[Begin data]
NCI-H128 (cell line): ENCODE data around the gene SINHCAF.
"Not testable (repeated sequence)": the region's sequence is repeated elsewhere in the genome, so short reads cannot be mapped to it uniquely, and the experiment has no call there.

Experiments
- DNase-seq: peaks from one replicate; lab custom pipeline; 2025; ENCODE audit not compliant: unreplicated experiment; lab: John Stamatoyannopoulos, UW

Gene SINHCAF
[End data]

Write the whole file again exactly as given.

NCI-H128 (cell line): ENCODE data around the gene SINHCAF.
"Not testable (repeated sequence)": the region's sequence is repeated elsewhere in the genome, so short reads cannot be mapped to it uniquely, and the experiment has no call there.

Experiments
- DNase-seq: peaks from one replicate; lab custom pipeline; 2025; ENCODE audit not compliant: unreplicated experiment; lab: John Stamatoyannopoulos, UW

Gene SINHCAF